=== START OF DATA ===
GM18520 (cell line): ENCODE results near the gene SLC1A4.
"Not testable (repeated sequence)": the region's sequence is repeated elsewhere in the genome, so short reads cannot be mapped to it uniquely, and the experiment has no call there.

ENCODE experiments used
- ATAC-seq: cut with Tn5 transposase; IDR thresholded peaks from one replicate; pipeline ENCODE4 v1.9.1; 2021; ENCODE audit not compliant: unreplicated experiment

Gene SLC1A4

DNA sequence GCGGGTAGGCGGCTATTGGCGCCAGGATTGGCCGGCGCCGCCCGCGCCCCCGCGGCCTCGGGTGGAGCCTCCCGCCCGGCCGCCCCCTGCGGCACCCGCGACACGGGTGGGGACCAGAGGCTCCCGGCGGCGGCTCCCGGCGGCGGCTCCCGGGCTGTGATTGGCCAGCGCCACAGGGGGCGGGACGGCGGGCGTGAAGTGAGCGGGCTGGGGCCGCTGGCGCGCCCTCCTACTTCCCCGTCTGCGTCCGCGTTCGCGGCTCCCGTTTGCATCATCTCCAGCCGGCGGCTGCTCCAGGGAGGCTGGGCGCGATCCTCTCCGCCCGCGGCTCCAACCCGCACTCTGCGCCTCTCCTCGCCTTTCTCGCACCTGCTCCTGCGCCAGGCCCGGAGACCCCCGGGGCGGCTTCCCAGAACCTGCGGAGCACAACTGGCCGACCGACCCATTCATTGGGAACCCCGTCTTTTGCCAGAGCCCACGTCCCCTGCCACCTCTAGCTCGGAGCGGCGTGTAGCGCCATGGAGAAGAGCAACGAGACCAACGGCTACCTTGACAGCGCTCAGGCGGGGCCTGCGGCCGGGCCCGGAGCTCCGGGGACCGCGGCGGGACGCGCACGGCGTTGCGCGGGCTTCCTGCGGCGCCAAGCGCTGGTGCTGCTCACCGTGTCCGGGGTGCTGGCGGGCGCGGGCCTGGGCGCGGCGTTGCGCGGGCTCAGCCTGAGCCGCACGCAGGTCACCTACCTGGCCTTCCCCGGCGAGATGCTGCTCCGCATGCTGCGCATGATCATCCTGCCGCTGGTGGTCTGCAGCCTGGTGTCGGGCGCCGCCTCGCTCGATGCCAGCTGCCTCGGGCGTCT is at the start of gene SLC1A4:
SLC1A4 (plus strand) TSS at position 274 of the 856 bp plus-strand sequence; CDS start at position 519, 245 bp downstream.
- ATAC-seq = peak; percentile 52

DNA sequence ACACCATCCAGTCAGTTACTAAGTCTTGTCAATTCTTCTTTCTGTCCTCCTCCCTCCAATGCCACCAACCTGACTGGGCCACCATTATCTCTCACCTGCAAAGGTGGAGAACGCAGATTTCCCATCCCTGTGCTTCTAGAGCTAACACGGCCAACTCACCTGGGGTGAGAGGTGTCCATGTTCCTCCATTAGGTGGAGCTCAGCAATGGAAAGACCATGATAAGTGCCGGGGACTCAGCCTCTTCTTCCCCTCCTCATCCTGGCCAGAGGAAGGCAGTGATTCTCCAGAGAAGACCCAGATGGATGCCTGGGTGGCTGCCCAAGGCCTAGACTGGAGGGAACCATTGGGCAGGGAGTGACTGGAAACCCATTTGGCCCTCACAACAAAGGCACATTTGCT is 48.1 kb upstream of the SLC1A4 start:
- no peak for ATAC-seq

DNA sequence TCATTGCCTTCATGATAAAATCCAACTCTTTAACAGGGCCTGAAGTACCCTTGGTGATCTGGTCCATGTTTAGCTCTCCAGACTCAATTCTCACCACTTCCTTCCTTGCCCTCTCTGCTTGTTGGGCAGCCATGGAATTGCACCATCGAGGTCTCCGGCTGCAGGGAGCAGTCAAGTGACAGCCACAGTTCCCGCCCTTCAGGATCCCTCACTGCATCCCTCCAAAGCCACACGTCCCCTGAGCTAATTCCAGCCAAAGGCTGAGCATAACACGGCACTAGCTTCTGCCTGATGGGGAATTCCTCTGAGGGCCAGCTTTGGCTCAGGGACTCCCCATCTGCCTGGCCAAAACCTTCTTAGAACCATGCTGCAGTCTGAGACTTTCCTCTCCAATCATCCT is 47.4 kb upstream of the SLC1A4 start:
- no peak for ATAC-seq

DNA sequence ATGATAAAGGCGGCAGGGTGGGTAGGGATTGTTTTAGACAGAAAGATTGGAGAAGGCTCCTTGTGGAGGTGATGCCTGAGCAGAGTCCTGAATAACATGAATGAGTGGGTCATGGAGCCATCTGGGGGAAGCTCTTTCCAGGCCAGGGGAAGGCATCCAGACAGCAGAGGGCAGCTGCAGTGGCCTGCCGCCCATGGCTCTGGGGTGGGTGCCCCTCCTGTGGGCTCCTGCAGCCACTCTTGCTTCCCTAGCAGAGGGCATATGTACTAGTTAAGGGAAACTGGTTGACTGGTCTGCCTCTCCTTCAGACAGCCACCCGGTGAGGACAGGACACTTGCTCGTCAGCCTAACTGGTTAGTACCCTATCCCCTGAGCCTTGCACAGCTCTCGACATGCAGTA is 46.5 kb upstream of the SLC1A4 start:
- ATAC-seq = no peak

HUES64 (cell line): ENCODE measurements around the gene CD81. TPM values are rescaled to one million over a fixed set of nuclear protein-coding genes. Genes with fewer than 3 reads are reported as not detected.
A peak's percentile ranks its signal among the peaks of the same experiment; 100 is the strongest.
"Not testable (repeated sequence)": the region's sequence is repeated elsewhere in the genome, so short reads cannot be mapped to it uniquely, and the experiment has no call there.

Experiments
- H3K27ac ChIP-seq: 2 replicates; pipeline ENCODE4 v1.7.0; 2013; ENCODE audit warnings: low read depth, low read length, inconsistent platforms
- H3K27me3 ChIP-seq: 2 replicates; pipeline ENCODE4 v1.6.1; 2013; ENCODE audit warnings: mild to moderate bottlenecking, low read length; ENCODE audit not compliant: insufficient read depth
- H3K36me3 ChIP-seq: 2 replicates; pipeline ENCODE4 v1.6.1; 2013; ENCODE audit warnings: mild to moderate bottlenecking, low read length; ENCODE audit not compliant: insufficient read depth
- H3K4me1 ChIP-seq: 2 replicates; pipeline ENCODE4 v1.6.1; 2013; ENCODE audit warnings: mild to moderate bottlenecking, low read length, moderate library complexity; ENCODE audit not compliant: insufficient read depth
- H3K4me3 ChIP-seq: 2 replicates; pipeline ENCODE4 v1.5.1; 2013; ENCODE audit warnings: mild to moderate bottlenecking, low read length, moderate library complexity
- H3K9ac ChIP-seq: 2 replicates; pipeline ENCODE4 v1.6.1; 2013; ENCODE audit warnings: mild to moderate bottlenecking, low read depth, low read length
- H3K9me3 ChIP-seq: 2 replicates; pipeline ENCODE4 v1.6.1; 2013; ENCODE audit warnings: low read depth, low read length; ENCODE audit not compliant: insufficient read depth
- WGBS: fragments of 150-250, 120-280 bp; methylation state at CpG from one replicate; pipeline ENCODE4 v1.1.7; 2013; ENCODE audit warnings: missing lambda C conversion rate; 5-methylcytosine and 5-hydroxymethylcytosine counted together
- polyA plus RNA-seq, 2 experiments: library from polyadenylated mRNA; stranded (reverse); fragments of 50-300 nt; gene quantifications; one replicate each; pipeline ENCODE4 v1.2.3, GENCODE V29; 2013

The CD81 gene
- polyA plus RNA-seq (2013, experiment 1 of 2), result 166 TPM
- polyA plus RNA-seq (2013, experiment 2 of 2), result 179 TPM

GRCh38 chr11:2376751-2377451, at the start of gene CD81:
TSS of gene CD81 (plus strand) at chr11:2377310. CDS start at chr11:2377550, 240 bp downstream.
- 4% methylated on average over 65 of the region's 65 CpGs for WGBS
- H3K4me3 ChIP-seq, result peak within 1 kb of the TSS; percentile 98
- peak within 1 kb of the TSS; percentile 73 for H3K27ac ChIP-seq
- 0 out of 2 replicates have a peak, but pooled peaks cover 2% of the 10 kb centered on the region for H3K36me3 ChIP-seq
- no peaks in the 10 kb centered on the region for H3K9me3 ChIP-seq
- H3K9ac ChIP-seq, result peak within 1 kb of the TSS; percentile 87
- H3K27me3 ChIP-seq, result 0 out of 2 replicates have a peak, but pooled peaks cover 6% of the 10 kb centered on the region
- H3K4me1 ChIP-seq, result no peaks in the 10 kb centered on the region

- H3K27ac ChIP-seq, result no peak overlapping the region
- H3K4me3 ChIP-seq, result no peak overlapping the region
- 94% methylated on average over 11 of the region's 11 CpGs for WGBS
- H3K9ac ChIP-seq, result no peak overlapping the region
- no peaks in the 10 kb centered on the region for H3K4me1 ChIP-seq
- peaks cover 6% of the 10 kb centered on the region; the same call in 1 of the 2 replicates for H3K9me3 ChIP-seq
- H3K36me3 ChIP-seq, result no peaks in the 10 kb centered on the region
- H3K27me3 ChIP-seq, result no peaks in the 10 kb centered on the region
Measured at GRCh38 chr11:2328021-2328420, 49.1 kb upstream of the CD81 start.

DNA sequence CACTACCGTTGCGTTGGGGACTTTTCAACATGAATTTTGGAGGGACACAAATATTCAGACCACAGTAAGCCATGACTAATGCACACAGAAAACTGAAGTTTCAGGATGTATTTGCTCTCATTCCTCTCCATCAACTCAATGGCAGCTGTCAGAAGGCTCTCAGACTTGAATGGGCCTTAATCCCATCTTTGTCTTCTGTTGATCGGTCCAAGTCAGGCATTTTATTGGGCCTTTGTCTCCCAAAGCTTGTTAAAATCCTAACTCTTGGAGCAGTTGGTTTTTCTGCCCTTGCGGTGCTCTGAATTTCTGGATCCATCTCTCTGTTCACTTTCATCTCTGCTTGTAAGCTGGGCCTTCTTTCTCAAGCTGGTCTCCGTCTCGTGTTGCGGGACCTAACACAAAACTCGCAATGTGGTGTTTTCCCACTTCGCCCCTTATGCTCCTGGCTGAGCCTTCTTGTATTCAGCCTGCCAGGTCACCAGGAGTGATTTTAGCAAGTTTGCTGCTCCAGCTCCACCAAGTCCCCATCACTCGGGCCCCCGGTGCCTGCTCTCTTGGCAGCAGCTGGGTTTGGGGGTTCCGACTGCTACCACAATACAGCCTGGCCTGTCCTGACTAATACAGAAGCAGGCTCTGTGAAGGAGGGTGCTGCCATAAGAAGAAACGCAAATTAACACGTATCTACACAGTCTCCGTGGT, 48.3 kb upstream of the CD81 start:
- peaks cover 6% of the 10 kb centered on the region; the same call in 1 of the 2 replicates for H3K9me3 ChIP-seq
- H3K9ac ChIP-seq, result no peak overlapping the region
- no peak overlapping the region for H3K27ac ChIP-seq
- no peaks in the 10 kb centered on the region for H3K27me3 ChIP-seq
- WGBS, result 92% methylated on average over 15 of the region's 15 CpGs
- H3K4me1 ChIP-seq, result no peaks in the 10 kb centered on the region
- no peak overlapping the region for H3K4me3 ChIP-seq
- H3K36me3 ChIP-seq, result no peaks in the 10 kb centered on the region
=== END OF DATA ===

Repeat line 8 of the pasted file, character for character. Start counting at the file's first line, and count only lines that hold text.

- ATAC-seq = peak; percentile 52